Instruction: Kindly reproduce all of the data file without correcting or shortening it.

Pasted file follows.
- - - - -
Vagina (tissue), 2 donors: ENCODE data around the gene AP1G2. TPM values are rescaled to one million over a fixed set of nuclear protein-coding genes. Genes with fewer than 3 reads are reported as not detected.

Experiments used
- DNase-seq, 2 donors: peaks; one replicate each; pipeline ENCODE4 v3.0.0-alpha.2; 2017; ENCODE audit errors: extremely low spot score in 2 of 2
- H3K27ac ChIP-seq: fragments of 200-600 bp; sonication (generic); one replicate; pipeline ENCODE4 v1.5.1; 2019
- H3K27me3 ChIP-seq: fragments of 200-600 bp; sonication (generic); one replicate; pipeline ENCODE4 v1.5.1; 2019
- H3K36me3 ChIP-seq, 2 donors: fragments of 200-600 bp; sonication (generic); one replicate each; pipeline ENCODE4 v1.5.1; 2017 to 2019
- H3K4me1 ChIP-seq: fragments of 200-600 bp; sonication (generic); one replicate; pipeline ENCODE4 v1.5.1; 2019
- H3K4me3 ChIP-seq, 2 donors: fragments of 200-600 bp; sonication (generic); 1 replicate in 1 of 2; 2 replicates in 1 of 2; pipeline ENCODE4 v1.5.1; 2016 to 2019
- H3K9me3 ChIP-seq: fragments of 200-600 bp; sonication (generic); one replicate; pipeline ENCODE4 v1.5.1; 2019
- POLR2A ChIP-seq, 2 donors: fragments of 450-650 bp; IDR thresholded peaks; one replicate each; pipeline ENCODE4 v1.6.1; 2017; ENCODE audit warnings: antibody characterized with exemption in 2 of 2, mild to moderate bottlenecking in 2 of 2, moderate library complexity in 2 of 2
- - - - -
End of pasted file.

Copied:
Vagina (tissue), 2 donors: ENCODE data around the gene AP1G2. TPM values are rescaled to one million over a fixed set of nuclear protein-coding genes. Genes with fewer than 3 reads are reported as not detected.

Experiments used
- DNase-seq, 2 donors: peaks; one replicate each; pipeline ENCODE4 v3.0.0-alpha.2; 2017; ENCODE audit errors: extremely low spot score in 2 of 2
- H3K27ac ChIP-seq: fragments of 200-600 bp; sonication (generic); one replicate; pipeline ENCODE4 v1.5.1; 2019
- H3K27me3 ChIP-seq: fragments of 200-600 bp; sonication (generic); one replicate; pipeline ENCODE4 v1.5.1; 2019
- H3K36me3 ChIP-seq, 2 donors: fragments of 200-600 bp; sonication (generic); one replicate each; pipeline ENCODE4 v1.5.1; 2017 to 2019
- H3K4me1 ChIP-seq: fragments of 200-600 bp; sonication (generic); one replicate; pipeline ENCODE4 v1.5.1; 2019
- H3K4me3 ChIP-seq, 2 donors: fragments of 200-600 bp; sonication (generic); 1 replicate in 1 of 2; 2 replicates in 1 of 2; pipeline ENCODE4 v1.5.1; 2016 to 2019
- H3K9me3 ChIP-seq: fragments of 200-600 bp; sonication (generic); one replicate; pipeline ENCODE4 v1.5.1; 2019
- POLR2A ChIP-seq, 2 donors: fragments of 450-650 bp; IDR thresholded peaks; one replicate each; pipeline ENCODE4 v1.6.1; 2017; ENCODE audit warnings: antibody characterized with exemption in 2 of 2, mild to moderate bottlenecking in 2 of 2, moderate library complexity in 2 of 2